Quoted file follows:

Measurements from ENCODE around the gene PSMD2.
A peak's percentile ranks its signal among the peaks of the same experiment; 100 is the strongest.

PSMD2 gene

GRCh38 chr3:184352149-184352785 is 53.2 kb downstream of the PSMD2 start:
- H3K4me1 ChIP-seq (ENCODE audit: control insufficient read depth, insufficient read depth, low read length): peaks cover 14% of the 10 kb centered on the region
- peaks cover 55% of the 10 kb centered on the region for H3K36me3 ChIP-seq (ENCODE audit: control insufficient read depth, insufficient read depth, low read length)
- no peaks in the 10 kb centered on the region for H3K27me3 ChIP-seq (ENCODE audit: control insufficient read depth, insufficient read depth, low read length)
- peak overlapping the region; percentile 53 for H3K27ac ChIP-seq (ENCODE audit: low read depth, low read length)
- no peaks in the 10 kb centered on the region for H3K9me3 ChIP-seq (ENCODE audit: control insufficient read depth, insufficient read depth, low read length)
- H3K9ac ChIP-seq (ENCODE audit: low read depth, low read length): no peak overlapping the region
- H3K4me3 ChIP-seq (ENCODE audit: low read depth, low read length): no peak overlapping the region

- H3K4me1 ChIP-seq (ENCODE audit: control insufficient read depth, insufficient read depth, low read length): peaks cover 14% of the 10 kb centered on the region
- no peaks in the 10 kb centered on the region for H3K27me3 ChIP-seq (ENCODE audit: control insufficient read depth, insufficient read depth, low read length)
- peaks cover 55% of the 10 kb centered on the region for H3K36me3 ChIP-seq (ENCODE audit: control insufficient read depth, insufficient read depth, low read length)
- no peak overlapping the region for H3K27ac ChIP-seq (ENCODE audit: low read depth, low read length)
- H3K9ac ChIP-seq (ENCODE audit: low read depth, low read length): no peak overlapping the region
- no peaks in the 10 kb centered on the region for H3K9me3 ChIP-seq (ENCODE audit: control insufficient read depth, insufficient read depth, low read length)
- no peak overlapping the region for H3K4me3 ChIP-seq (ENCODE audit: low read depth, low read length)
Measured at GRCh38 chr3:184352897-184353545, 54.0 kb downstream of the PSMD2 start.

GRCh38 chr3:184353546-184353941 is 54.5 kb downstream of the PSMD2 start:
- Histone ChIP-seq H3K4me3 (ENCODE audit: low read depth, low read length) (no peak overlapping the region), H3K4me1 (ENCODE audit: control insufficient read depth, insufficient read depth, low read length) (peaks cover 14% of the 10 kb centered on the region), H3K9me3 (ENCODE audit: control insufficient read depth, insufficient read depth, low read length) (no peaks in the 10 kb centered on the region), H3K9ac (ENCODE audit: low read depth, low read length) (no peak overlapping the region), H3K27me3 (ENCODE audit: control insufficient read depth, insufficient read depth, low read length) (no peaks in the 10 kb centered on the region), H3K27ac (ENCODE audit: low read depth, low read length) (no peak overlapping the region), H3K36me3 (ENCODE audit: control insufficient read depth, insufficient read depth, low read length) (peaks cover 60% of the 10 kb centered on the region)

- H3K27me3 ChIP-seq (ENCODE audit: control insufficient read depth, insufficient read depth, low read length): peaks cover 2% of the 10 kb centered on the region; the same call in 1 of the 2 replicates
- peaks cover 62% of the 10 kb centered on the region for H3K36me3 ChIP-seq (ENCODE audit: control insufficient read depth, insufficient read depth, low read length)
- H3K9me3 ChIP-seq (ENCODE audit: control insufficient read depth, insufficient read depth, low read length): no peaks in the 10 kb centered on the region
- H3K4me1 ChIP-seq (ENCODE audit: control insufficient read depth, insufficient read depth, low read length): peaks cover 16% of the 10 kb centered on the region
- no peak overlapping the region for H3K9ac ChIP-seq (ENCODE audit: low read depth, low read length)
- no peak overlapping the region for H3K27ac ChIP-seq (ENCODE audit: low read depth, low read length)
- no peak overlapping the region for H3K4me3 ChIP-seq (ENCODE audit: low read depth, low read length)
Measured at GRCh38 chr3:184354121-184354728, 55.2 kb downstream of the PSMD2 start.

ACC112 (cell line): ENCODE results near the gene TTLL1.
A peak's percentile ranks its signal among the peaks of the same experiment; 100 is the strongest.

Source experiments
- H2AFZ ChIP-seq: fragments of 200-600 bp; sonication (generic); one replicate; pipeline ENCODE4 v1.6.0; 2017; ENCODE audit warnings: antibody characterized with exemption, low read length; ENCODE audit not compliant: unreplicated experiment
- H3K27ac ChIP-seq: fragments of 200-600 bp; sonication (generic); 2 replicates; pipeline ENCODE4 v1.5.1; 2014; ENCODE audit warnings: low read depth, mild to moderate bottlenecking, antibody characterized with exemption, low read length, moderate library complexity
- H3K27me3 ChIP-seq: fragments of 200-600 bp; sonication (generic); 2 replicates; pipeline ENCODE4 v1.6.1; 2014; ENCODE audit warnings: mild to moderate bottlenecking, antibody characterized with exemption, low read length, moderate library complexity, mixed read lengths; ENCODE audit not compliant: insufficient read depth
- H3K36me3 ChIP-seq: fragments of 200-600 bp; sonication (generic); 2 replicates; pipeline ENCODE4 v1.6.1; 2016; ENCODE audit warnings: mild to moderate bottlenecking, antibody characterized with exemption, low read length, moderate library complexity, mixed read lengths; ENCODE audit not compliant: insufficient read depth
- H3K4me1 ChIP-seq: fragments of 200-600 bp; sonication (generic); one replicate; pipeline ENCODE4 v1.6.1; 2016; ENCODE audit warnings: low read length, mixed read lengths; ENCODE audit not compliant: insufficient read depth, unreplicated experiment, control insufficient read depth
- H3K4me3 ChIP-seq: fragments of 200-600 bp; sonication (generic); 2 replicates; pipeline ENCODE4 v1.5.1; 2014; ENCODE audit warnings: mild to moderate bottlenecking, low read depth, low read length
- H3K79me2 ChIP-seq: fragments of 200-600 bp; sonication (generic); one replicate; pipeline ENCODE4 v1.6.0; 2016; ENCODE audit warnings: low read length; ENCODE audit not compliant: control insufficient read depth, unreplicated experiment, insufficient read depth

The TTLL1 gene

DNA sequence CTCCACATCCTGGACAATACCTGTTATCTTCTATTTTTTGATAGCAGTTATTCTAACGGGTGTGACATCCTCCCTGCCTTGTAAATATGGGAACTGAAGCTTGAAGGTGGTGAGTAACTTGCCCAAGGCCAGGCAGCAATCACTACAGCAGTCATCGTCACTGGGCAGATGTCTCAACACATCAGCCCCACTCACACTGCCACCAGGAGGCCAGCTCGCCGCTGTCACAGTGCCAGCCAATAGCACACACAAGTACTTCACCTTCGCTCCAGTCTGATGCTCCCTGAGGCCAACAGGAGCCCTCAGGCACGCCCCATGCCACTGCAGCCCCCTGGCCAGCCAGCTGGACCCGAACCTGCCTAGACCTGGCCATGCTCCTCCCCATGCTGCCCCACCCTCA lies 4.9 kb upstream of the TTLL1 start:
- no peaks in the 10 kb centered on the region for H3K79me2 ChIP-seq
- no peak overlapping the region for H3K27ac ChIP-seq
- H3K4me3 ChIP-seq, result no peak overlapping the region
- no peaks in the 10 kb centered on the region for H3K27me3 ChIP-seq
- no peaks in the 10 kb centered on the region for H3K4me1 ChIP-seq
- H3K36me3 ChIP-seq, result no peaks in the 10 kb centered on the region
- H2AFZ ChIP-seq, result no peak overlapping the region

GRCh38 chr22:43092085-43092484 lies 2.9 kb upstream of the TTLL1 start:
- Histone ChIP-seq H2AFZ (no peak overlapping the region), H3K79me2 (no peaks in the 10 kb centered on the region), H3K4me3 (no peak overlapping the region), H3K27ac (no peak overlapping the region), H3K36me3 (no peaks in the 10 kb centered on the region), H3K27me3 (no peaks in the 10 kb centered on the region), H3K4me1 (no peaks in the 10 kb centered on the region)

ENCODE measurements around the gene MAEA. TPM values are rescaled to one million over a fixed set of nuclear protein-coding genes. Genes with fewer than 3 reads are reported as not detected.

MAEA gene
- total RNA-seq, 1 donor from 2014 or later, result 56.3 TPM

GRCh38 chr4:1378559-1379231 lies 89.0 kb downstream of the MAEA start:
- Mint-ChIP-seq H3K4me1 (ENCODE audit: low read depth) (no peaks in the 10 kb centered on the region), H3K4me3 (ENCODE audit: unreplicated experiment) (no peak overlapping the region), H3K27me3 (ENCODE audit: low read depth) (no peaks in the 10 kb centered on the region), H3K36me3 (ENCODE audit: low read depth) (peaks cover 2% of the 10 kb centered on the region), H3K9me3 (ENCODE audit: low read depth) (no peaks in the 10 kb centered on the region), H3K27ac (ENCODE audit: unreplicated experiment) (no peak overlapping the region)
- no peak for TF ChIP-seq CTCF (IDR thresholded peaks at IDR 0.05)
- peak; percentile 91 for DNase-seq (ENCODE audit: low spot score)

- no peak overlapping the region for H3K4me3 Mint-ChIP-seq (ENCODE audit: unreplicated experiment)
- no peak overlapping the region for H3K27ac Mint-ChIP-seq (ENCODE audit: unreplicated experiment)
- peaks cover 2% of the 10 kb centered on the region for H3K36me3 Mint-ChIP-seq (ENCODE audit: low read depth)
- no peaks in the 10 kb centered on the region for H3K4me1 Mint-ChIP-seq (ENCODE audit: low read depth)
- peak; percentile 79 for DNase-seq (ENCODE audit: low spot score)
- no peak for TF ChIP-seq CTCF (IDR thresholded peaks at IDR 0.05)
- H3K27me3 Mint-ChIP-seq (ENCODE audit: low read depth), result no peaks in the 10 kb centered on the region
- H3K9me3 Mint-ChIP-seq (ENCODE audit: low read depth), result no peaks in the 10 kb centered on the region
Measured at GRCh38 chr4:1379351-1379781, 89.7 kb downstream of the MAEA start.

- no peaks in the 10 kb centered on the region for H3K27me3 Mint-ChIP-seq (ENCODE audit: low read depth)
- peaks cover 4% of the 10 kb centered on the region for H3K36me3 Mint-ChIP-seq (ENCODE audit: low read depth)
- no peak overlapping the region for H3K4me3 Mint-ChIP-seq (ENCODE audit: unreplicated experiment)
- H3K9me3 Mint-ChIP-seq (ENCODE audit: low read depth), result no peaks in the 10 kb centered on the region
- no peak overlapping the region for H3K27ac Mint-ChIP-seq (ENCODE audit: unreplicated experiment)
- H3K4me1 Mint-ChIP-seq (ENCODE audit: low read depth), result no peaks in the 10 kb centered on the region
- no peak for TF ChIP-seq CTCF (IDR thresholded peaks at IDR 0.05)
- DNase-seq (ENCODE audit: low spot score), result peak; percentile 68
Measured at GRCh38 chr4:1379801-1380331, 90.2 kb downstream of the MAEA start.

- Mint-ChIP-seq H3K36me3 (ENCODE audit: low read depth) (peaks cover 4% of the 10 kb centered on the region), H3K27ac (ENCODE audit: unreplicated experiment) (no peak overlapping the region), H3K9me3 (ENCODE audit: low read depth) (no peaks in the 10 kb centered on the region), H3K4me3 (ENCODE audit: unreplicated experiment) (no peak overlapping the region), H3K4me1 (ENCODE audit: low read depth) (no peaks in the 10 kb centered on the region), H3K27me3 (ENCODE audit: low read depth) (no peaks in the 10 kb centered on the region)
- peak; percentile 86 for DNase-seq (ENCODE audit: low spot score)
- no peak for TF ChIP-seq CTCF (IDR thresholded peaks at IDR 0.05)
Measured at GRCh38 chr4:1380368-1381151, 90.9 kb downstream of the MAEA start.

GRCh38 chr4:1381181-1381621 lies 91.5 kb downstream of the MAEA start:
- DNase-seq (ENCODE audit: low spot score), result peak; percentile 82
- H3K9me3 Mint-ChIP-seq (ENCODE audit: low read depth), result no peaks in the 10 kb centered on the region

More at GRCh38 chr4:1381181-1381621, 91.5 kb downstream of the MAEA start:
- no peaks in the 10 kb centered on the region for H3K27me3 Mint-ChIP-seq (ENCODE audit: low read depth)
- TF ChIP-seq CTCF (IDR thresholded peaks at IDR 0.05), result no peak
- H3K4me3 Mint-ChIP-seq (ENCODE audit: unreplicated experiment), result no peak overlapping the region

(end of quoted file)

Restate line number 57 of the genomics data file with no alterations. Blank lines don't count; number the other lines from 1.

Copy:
- peak; percentile 91 for DNase-seq (ENCODE audit: low spot score)